An experienced class teacher and headteacher talks about The Transfer Test Journey. He gives us some insights into preparation and the administration involved in the process.
We are grateful to Stephen McConkey for his thoughts.
The Transfer Test is the equivalent of the 11plus exam in England and is used to select pupils for a place in a grammar school starting in year 8 (first form to some of us). It can be a long and anxious journey for both parents and children.
The present P7 pupils finish their journey in January in the calendar year that they will move to secondary or grammar school. They have received their AQE or GL result (maybe both) and now have a better idea if they will get that much cherished grammar school place in the following September.
While many parents think that the journey starts in P6 they must realise that the journey starts long before P6.
The Transfer Test – AQE or GL versions are based firmly on the Northern Ireland Programs of Study in both English and maths. So, a parent cannot expect their child to come to grasps with all this content in just one academic year.
The journey starts much earlier in their school career and while this fact may not be recognised by parents everything their child learns in school will contribute to the child’s ability to compete successfully in the Transfer Tests.
As already stated, both the AQE and GL versions of the Transfer Test are based on the English and maths taught in every primary school in Northern Ireland. This teaching starts right from P1 where a child learns the basics of reading, writing and counting. As the child progresses through school, they build their skills and knowledge year on year.
So just from this simple understanding of how a child learns in school we can see that it is a long journey to the actual Transfer Test in P7. When I taught P7 it was common for parents to comment that P7 was “the big year.” While it is usually the most intense year with regards to actually sitting the Transfer Test all the previous teaching and learning, both at home and in school, are crucial to gaining a good score in the final test.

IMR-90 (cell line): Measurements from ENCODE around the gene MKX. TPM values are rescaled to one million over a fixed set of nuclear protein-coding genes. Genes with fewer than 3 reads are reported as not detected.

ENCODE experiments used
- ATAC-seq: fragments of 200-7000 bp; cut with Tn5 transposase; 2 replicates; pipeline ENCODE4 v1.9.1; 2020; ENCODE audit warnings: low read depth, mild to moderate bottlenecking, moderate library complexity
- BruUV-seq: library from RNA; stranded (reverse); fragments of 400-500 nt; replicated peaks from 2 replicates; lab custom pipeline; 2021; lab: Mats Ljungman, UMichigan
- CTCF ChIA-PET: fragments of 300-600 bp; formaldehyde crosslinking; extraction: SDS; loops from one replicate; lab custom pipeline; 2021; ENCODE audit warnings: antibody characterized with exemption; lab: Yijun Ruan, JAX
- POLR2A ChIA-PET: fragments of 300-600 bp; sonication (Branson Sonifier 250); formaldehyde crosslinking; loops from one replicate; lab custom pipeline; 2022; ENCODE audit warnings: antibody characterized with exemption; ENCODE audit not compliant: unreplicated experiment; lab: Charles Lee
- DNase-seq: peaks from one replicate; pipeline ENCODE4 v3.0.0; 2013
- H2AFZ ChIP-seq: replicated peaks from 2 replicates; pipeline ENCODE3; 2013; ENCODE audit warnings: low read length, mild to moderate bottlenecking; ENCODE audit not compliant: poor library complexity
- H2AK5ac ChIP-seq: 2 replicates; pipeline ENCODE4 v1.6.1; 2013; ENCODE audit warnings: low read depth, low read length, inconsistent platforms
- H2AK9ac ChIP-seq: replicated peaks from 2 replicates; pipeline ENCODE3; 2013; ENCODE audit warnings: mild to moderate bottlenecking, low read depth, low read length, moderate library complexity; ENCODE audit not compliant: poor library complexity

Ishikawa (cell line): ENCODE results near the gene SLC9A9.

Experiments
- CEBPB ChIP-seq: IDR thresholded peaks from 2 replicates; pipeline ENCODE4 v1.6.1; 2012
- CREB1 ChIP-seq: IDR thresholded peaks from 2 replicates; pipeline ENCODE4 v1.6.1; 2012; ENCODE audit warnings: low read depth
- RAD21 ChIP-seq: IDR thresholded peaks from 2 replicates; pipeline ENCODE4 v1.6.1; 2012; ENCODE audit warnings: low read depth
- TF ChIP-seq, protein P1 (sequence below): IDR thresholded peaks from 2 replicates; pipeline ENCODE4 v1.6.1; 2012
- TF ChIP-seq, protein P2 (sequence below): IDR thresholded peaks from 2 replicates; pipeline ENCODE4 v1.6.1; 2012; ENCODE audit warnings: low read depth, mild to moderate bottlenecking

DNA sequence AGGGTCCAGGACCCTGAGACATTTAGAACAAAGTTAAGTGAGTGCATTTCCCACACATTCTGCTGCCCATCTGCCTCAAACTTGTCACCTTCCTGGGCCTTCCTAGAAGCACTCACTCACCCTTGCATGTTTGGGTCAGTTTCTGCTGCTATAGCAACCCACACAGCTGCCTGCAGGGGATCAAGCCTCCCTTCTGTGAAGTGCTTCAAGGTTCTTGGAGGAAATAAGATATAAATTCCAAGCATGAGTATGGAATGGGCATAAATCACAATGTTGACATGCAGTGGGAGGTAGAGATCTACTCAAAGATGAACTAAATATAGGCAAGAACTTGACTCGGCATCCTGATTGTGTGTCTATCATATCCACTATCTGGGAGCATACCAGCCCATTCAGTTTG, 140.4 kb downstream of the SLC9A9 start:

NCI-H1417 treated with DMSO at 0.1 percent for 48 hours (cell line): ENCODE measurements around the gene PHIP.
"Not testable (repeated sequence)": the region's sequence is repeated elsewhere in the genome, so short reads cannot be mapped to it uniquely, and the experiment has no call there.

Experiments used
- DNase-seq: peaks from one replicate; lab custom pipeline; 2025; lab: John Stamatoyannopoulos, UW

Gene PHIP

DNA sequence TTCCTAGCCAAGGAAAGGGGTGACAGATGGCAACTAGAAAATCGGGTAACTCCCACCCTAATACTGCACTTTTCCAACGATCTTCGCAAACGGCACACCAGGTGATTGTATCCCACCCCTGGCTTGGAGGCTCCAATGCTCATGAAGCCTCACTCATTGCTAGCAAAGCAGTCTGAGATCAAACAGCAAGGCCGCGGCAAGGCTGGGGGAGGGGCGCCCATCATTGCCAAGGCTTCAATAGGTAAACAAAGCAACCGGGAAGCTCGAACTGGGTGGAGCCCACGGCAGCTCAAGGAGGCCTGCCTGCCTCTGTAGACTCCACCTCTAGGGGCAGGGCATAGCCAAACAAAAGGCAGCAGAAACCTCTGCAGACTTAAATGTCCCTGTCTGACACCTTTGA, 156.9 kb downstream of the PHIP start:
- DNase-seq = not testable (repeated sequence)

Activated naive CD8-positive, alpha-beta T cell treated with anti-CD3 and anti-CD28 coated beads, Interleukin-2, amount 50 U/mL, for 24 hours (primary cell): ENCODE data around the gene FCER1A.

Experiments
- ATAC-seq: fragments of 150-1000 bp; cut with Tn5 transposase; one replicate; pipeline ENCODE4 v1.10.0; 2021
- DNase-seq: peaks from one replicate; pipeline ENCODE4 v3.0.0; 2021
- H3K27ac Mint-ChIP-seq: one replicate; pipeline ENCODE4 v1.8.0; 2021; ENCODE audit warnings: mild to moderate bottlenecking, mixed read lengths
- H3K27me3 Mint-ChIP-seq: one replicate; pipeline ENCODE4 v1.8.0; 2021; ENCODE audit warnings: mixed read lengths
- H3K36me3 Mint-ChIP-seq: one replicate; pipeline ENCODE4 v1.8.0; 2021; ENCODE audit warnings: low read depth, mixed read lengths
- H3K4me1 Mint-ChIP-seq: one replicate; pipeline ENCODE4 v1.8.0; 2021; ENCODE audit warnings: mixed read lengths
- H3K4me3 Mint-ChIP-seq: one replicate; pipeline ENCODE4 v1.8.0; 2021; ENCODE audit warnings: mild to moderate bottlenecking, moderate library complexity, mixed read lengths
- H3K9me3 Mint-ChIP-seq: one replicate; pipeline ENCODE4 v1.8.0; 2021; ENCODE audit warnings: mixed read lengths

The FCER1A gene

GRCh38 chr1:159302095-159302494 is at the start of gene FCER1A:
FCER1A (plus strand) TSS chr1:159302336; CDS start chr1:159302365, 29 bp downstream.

It is unlikely, but not impossible, for a child to make up lost ground in the short period from entering P7 in September to sitting the test a few short weeks later.
With a change in the law some years ago schools are now permitted to “teach to the test” and prepare their pupils for the Transfer Test with supplementary exam technique practice and additional classes in English and maths. The intensity of this preparation varies from school to school and this extra work often starts, for P6, after the February half-term ends.
Many parents will want to do additional preparation at home either by the parent themselves or by employing a tutor. Most parents will be capable of providing their child with opportunities to do extra tests and extra work and revision in both English and maths.
Conscious that the level of Transfer Test preparation does increase in P6 remember that the work will be based upon the knowledge gained in P4 and P5 plus earlier years in school. Slow and steady preparation will make the journey easier and less stressful for both parents and child.
As a P6 and P7 class teacher I dealt with the English and maths content needed to sit the Transfer Test but when I became a headteacher I helped parents deal with the logistics and administration related to the actual Transfer Test. I also had to manage their expectations for their child.
So how does a parent navigate the administration aspect of the Transfer Test?
It should be remembered that these Transfer Tests are not set by the Education Authority but by two independent bodies AQE (Ltd) and PPTCNI and schools are not obliged to help parents with any administration related to the Transfer Tests. Both the above sites contain all the information you need and remember there are certain dates that cannot be missed! (Children do not have to sit any version of the Transfer Test if their parents’/guardians’ don’t want them to.)
The Calendar for the whole Transfer Test journey looks something like this:-
Children follow Northern Ireland curriculum for English and maths – the content that the Transfer Test is based upon.
February in child’s P6 year.
Many schools begin more intensive practice and preparation for the Transfer Test.
May in child’s P6 year.
Both organising bodies issue relevant dates on their website.
September in child’s P7 year.
Applications to register to sit the test closes.
November/December in child’s P7 year.
The tests and any supplementary tests (eg for a child who missed a test through illness) are taken by the children.
January in child’s P7 year.
The results are issued to the child’s home.
There will be a deadline to ask for a remark of the test paper.
January/February/March in child’s P7 year.
Primary school principal facilitates parents as they complete Transfer Form where they choose the school(s) they want their child to attend.
May/June in child’s P7 year.
Parents are informed what school that their child has been placed in for the following September. Parents can appeal this decision.
As a parent and teacher, I have seen the Transfer Test from both sides and so I do hope that this information is of some use to you.
These approximate dates are given in good faith and may change so you should confirm all details with the relevant authorities.Tagged with: 11 plus, advice for exam time, education, preparing for the transfer test, preparing for transfer test, test papers, transfer test, transfer test papers, Transfer Test Prep, transfer test timeline